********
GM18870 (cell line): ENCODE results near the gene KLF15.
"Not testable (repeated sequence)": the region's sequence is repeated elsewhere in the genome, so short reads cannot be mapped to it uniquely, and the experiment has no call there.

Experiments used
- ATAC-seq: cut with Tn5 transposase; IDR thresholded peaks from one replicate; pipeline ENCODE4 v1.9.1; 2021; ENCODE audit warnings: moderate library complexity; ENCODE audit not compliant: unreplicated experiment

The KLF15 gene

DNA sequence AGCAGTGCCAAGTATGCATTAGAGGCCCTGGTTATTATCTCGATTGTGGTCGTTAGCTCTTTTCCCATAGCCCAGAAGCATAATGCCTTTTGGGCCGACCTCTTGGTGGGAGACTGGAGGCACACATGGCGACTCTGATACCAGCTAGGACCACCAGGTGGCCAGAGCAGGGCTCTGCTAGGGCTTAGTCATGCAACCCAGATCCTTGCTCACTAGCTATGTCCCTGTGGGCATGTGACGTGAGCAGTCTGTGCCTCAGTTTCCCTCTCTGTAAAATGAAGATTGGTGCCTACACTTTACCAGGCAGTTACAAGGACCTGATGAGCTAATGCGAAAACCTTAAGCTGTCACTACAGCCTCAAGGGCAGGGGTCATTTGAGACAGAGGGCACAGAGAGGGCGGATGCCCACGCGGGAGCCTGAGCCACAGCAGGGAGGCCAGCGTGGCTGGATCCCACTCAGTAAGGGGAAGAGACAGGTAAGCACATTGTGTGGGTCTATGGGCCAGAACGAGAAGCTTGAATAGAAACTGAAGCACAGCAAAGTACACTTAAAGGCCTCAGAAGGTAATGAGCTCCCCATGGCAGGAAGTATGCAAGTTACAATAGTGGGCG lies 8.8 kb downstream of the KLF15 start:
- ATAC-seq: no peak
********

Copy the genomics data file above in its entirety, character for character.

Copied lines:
GM18870 (cell line): ENCODE results near the gene KLF15.
"Not testable (repeated sequence)": the region's sequence is repeated elsewhere in the genome, so short reads cannot be mapped to it uniquely, and the experiment has no call there.

Experiments used
- ATAC-seq: cut with Tn5 transposase; IDR thresholded peaks from one replicate; pipeline ENCODE4 v1.9.1; 2021; ENCODE audit warnings: moderate library complexity; ENCODE audit not compliant: unreplicated experiment

The KLF15 gene

DNA sequence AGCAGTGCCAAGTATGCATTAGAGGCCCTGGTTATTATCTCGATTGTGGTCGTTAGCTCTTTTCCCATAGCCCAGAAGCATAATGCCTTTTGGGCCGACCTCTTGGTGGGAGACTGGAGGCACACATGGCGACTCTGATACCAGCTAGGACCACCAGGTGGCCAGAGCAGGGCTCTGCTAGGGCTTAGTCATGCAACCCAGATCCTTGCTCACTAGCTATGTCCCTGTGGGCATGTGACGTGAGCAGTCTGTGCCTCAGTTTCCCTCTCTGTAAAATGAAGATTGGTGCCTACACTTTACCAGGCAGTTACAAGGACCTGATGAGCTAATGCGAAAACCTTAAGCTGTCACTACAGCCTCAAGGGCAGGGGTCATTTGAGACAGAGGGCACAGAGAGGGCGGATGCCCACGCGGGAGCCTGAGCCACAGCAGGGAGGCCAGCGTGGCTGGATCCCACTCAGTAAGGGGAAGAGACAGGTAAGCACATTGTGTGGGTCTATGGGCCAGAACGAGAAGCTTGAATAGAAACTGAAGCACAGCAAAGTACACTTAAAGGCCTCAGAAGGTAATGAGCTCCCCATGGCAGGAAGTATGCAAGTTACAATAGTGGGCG lies 8.8 kb downstream of the KLF15 start:
- ATAC-seq: no peak